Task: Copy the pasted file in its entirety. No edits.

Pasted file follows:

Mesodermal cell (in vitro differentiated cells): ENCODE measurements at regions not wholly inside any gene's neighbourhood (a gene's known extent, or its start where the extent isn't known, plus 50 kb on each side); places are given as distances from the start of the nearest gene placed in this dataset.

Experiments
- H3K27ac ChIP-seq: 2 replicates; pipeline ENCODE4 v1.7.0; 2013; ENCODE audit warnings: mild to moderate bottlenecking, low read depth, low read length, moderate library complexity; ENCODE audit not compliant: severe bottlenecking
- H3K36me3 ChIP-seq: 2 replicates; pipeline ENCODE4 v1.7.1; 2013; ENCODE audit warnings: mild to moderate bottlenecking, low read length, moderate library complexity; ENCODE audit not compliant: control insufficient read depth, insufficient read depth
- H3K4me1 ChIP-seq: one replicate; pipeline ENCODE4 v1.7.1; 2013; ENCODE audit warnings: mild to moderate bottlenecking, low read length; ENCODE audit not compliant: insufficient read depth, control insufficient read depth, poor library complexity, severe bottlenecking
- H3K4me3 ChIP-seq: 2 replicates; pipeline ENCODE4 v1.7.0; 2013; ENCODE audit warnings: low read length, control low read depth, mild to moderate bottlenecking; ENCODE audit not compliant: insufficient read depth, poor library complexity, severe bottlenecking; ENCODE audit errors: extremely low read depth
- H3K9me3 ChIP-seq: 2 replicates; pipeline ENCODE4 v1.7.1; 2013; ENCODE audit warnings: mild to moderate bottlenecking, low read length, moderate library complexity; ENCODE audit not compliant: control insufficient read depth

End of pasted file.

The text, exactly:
Mesodermal cell (in vitro differentiated cells): ENCODE measurements at regions not wholly inside any gene's neighbourhood (a gene's known extent, or its start where the extent isn't known, plus 50 kb on each side); places are given as distances from the start of the nearest gene placed in this dataset.

Experiments
- H3K27ac ChIP-seq: 2 replicates; pipeline ENCODE4 v1.7.0; 2013; ENCODE audit warnings: mild to moderate bottlenecking, low read depth, low read length, moderate library complexity; ENCODE audit not compliant: severe bottlenecking
- H3K36me3 ChIP-seq: 2 replicates; pipeline ENCODE4 v1.7.1; 2013; ENCODE audit warnings: mild to moderate bottlenecking, low read length, moderate library complexity; ENCODE audit not compliant: control insufficient read depth, insufficient read depth
- H3K4me1 ChIP-seq: one replicate; pipeline ENCODE4 v1.7.1; 2013; ENCODE audit warnings: mild to moderate bottlenecking, low read length; ENCODE audit not compliant: insufficient read depth, control insufficient read depth, poor library complexity, severe bottlenecking
- H3K4me3 ChIP-seq: 2 replicates; pipeline ENCODE4 v1.7.0; 2013; ENCODE audit warnings: low read length, control low read depth, mild to moderate bottlenecking; ENCODE audit not compliant: insufficient read depth, poor library complexity, severe bottlenecking; ENCODE audit errors: extremely low read depth
- H3K9me3 ChIP-seq: 2 replicates; pipeline ENCODE4 v1.7.1; 2013; ENCODE audit warnings: mild to moderate bottlenecking, low read length, moderate library complexity; ENCODE audit not compliant: control insufficient read depth